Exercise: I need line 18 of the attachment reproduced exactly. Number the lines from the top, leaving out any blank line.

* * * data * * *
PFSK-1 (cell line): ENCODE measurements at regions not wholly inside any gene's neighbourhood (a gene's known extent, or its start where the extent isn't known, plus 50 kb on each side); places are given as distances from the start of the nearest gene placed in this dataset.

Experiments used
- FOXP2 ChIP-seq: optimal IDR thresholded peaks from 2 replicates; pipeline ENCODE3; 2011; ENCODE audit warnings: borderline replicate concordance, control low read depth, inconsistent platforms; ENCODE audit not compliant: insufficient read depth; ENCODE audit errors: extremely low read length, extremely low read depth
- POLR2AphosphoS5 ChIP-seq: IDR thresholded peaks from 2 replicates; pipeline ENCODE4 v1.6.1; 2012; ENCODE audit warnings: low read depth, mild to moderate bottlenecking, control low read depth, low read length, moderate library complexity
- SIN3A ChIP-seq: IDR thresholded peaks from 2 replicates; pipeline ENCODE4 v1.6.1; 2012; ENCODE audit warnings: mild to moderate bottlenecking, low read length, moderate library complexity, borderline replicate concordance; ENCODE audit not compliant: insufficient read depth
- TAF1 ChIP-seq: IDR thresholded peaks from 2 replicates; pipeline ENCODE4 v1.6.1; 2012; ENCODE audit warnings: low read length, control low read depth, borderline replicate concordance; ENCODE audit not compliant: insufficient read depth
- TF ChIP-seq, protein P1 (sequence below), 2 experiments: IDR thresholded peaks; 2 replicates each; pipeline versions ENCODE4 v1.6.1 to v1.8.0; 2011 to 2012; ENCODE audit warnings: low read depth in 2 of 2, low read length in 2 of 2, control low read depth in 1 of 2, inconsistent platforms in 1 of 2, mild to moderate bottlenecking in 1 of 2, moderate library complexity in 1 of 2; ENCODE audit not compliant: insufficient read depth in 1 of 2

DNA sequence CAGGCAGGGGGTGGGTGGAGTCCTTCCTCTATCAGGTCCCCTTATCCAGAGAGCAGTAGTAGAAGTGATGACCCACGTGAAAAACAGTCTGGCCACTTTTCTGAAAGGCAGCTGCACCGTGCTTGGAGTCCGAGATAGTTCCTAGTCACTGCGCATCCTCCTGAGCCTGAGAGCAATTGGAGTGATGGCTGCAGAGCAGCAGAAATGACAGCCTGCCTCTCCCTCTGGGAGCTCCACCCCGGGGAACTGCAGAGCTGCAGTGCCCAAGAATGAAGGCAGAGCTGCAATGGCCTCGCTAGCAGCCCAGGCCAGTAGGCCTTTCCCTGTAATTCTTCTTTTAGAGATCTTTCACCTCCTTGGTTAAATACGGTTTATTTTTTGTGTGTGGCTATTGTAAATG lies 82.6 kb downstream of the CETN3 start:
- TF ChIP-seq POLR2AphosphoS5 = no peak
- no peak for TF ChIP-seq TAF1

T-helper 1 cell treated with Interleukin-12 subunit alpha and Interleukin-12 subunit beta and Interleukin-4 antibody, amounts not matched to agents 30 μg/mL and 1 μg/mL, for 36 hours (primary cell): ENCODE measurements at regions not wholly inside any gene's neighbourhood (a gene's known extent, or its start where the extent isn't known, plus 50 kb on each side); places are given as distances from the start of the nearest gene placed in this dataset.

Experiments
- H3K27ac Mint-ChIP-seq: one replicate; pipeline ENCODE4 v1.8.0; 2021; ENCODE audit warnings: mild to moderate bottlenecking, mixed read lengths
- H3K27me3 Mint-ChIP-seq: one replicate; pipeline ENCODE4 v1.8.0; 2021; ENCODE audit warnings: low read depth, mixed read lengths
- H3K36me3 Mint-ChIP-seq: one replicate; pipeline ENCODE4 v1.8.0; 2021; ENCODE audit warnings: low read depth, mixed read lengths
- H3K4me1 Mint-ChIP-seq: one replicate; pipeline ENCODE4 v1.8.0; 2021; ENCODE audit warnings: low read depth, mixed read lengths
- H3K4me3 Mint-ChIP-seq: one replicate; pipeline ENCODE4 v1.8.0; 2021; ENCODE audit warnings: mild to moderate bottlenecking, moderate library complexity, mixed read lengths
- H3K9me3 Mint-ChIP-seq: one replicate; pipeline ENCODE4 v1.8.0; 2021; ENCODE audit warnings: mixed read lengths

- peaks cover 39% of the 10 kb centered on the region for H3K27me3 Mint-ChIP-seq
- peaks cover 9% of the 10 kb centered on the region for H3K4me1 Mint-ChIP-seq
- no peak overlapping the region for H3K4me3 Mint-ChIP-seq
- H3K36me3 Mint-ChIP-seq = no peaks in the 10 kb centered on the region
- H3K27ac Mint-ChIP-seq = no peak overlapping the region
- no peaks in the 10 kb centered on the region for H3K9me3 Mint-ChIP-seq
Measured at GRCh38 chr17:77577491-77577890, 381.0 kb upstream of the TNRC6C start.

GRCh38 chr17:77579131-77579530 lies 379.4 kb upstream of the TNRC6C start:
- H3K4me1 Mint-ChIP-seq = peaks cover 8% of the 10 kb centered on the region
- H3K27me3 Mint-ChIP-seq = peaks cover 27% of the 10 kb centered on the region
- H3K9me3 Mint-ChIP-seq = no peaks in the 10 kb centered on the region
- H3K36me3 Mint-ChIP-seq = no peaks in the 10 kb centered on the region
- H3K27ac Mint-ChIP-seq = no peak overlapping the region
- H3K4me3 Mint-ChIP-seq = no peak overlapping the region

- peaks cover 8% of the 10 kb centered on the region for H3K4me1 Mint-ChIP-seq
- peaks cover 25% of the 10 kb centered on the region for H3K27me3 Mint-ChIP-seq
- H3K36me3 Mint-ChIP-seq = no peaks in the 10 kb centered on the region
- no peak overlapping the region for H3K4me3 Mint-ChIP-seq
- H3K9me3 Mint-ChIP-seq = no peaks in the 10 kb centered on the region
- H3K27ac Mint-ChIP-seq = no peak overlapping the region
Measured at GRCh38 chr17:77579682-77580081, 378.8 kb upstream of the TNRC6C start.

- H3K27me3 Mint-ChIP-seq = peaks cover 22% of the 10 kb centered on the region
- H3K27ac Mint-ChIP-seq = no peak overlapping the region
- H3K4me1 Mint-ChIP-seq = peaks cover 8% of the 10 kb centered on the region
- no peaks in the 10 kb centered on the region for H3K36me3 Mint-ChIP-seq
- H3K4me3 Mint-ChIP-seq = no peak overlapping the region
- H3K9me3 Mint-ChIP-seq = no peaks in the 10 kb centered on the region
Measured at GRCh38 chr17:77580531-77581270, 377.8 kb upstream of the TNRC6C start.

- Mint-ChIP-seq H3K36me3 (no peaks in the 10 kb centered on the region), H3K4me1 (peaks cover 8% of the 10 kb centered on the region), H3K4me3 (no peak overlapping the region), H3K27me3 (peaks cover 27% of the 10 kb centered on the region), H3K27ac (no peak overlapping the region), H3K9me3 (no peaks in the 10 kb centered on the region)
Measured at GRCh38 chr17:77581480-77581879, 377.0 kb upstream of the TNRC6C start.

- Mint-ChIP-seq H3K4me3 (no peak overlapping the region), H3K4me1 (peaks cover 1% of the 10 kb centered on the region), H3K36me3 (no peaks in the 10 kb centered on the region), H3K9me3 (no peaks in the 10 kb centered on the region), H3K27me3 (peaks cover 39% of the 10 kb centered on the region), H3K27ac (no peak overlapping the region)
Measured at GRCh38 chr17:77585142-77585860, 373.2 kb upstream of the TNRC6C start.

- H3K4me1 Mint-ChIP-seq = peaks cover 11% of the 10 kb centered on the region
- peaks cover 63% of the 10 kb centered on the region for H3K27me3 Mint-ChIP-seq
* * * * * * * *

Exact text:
- H3K9me3 Mint-ChIP-seq: one replicate; pipeline ENCODE4 v1.8.0; 2021; ENCODE audit warnings: mixed read lengths